The tempest over allegations that the re-election campaign of Rep. Tim Bishop, D-Southampton, tried to exchange a favor for a sizable donation last year has once again begun to swirl, after a new report sparked ongoing investigation.
According to the Office of Congressional Ethics, on July 13, a referral was sent to the Committee on Ethics of the United States House of Representatives regarding Bishop.
The report states that in May, 2012 Bishop agreed to help a Sagaponack constituent to obtain necessary approvals for a fireworks display at the individual's home.
"If Representative Bishop sought a campaign contribution from a constituent because of or in connection with his performance of an official act, then he may have violated House rules, standards of conduct, and federal law," the report states.
Also, if Bishop did not "take reasonable steps to ensure that his congressional campaign committee operated in compliance with federal campaign finance laws, then he may have violated House rules, standards of conduct, and federal law," the document reads.
The document also said the Bishop did not report the correct date on which he received the donation, which the report stated was $5000 from one person and not $2500 from two individuals, more than what is allowed under campaign law.
The Board of the OCE recommended that the Committee on Ethics further review the allegation concerning whether Representative Bishop sought a campaign contribution.
On Wednesday, the Committee on Ethics released a statementsaying it would continue to review the matter and added that "the mere fact of conducting further review of a referral, and any mandatory disclosure of such further review, does not itself indicate that any violation has occurred, or reflect any judgment on behalf of the Committee."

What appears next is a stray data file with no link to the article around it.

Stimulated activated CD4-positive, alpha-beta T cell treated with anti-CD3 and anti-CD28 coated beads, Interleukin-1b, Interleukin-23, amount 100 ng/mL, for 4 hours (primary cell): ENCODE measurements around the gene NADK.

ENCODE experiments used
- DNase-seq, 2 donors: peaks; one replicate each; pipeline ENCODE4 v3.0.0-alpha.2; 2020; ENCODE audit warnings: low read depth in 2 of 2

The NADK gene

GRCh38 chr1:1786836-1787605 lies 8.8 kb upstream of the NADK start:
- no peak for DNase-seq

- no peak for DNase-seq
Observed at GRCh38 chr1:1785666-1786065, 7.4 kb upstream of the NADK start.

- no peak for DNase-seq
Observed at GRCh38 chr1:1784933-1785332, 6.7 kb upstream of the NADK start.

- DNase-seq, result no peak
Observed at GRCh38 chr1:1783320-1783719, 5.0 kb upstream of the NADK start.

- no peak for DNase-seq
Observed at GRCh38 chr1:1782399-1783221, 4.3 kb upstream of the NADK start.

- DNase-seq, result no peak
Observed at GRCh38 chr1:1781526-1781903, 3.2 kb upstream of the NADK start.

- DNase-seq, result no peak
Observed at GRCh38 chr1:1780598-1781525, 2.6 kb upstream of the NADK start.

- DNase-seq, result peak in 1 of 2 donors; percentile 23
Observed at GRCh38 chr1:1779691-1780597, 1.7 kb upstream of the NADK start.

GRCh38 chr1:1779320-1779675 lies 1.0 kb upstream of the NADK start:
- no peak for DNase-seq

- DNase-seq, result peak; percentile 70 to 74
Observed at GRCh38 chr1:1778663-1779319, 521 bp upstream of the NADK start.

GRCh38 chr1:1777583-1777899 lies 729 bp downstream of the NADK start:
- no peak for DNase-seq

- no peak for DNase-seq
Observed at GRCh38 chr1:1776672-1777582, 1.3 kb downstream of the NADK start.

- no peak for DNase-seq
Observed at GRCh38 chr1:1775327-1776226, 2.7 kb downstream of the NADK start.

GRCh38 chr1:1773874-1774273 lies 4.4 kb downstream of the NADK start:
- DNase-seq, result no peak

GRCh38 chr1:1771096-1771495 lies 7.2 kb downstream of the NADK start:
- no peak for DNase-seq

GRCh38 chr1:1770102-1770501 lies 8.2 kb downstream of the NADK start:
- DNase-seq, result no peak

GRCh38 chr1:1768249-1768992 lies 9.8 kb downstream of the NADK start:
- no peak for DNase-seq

Bishop fired back this week: "The report released today confirms that the allegations made against me last summer were politically orchestrated and I am confident that the ongoing review of this matter will show that I acted in good faith to assist a constituent in need."
Back in August, 2012, Bishop also denied allegations that his re-election campaign tried to shake down a wealthy Southampton resident in exchange for a favor.
A story by Politico said Eric Semler, a hedge fund manager, needed help getting a fireworks permit as part of his son's Bar Mitzvah party in late May. With the celebration date fast approaching, he turned to Bishop for help. Bishop's daughter and fundraiser, Molly Bishop, then emailed Semler looking for a campaign contribution, according to the report.
But Bishop said Semler's request and any solicitations from his campaign were in no way connected.
Bishop told Politico, "When we fast-track a passport request, and when people get back from Europe and send me $100 in gratitude, is that coercion? No.”
But Bishop's then-challenger, Republican Randy Altschuler, of St. James, seized on the controversy.
Bishop was first elected to Congress in 2002 when he defeated one-term Rep. Felix Grucci.
His campaign noted that "out of an abundance of caution," Bishop donated the Semlers' campaign contributions to charities that benefit veterans, Long Island 9-1-1 Veterans, Honor Flight Long Island, and U.S. Veterans Motorcycle Club Long Island Chapter.